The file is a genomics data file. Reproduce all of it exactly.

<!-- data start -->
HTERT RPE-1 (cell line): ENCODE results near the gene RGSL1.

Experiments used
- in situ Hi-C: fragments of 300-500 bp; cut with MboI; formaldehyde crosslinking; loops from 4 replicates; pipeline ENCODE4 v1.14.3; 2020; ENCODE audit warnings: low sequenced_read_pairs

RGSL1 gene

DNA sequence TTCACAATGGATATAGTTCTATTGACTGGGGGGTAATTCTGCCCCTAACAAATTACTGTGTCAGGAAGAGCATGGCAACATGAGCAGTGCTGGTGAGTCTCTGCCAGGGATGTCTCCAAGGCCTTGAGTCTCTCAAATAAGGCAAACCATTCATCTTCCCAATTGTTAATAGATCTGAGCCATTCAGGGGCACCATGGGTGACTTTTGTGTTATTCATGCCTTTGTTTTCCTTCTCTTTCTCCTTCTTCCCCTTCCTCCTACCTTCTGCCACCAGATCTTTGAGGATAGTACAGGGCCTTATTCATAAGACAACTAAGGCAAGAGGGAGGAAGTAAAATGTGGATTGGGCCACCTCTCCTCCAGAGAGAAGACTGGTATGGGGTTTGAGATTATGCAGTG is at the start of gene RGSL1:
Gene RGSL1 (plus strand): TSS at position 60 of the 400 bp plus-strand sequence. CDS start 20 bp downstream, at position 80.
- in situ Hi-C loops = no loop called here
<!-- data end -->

HTERT RPE-1 (cell line): ENCODE results near the gene RGSL1.

Experiments used
- in situ Hi-C: fragments of 300-500 bp; cut with MboI; formaldehyde crosslinking; loops from 4 replicates; pipeline ENCODE4 v1.14.3; 2020; ENCODE audit warnings: low sequenced_read_pairs

RGSL1 gene

DNA sequence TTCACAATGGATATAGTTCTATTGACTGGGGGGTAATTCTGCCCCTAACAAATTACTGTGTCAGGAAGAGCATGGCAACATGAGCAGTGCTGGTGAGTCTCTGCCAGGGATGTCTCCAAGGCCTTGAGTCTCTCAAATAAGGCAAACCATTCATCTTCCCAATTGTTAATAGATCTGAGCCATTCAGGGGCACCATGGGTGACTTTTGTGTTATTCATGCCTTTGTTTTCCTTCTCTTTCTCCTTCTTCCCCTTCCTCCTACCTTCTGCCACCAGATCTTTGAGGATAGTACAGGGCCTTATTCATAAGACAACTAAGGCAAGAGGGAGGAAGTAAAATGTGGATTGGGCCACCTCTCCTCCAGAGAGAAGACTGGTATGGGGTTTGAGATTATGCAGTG is at the start of gene RGSL1:
Gene RGSL1 (plus strand): TSS at position 60 of the 400 bp plus-strand sequence. CDS start 20 bp downstream, at position 80.
- in situ Hi-C loops = no loop called here